Friday, 21 February 2014

Increase your IT Knowledge for Free

Do you find that you have a fairly decent knowledge on how computers work but you just wish to increase your knowledge that little bit more? Alternatively you've reached one of those stages where your not too sure what to do next, i.e. should you play a game, read a book or go out for a walk? Are you are person who is limited in resources but wants to do something new? Well this might help you a bit in making your mind up. A website called NoobsLAB have very kindly compiled a list of 26 free eBooks that cover a range of different IT topics. The books in the list vary widely in topic from security on a local PC or Network, to programmer in a new language, to using the bash scripting in Unix/Linux. You can view this list via the link below.

When you visit the web page you can scroll through the list and click on any of the "Download eBook" buttons, which appear below each book. When you click on one it will take you to a page that will tell you how you can claim your free eBook. If you follow through this, you will be taken to a another page asking for you to fill in some of your details. When you are done you can then click the "Download" button. You will then be informed that your request has been received and an email sent through to you. When you receive the email and open it up, just click the "Get it Now" button. You will then be taken to another page where your download should automatically begin.

All eBooks are in PDF format, making it easy to read/annotate on any device. Once you have registered the first time you will not need to register again for another free eBook. Hope you enjoy!

Tuesday, 18 February 2014

Windows Explorer with Multiple Tabs

Have you ever wanted Windows Explorer to enable multiple tabs within a window like a web browser can handle multiple tabs? Initially I thought there was no point in having multiple tabs in such an environment. I believed that having separate windows is all you ever needed. This was until one of my work colleagues showed me a little program called Clover.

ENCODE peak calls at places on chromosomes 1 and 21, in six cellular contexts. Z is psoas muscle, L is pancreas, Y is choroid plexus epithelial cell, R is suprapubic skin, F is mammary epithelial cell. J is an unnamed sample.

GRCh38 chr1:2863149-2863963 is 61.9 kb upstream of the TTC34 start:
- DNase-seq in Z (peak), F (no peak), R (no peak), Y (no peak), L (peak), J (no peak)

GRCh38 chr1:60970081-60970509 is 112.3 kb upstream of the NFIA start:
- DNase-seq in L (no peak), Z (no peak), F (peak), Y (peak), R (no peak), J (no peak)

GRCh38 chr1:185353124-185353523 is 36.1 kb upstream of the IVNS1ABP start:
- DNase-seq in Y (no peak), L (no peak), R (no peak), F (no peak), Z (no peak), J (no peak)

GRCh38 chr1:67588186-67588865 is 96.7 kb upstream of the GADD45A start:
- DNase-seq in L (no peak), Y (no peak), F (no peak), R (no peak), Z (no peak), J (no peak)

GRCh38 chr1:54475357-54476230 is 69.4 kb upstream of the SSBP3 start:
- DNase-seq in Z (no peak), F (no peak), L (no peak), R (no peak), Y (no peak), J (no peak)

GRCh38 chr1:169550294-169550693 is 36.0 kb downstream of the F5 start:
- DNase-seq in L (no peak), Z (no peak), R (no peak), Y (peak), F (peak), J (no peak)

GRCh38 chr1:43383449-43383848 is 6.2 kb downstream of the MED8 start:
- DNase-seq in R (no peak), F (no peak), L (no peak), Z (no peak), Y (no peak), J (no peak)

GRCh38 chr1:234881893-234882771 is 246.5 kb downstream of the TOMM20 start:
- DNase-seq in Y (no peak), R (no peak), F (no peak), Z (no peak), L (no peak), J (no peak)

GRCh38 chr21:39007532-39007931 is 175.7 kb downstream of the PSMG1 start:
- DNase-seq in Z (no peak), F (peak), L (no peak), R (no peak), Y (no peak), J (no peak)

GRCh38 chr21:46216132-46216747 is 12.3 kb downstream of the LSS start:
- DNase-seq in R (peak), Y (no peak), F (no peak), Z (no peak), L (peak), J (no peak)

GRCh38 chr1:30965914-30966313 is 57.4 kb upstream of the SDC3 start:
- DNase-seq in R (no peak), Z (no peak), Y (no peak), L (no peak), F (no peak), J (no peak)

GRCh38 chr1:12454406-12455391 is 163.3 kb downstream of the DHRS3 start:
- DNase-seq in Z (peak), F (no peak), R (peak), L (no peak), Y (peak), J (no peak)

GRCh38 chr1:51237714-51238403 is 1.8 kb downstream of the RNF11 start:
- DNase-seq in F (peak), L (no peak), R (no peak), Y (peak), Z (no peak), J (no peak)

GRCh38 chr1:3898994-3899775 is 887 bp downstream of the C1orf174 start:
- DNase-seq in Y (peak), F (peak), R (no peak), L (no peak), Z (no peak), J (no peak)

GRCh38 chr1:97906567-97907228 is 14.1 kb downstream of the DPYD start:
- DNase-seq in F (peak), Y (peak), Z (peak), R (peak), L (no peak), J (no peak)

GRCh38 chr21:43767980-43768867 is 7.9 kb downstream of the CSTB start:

Clover File Explorer
I found Clover to be a very simple but powerful add-on, that does not add any noticeable overheads to your computer's performance. You may notice there is not much difference between the image above and the default Windows Explorer. The only difference being that at the top of the window is the area where you can have multiple tabs. Also just below this is an area where you can bookmark different folders.

To open a new tab on the window just click the new tab icon (just left of the existing opened tab at the top of the window). To add a new bookmark right click the area where it says "For quick access, place your bookmarks here on the bookmarks bar", select Add Page, enter the location of the folder you wish to bookmark and click OK.

You can also select to add a folder as well via the right click menu and store numerous bookmarks under a folder as well.

If you click on the small wrench icon you can access the Settings for Clover. The settings consist of a number of options which can be seen via the screenshot below.

You will note that a number of the settings match what you would find in a standard web browser.

I have to admit, I personally found that having the multiple tabs makes tasks such as copying, pasting and comparing files from one folder and another much easier. The most noticeable benefit though is just simply the saving of screen space; so rather than having multiple windows open for each folder, it is all stored in one window. Some of the additional settings, which can be seen above, add further to the features of Clover.

Also another added bonus is that I did find that on an occasions when Windows Explorer crashed, Clover offered to restore the tabs that had been forcibly closed during the crash. Again this is similar to how a browser such as Google Chrome or Firefox would offer to restore your previous session.

After using this at work I found that the standard Windows Explorer just no longer cut the mustard and I had to install this at home as well. Good news is that Clover can be installed on Windows 7 and Windows 8. Please note that when you install this, it will replace your default Windows Explorer, but it is most definitely worth a try.

Sunday, 16 February 2014

LinuxLive USB Creator

If you are ever in the habit of regularly installing different flavours of Linux onto your PC or Laptop you may find that you end up building quite a collection of discs, which can be a bit of a nuisance after a while. After moving house recently I found I had accumulated 200+ CDs/DVDs.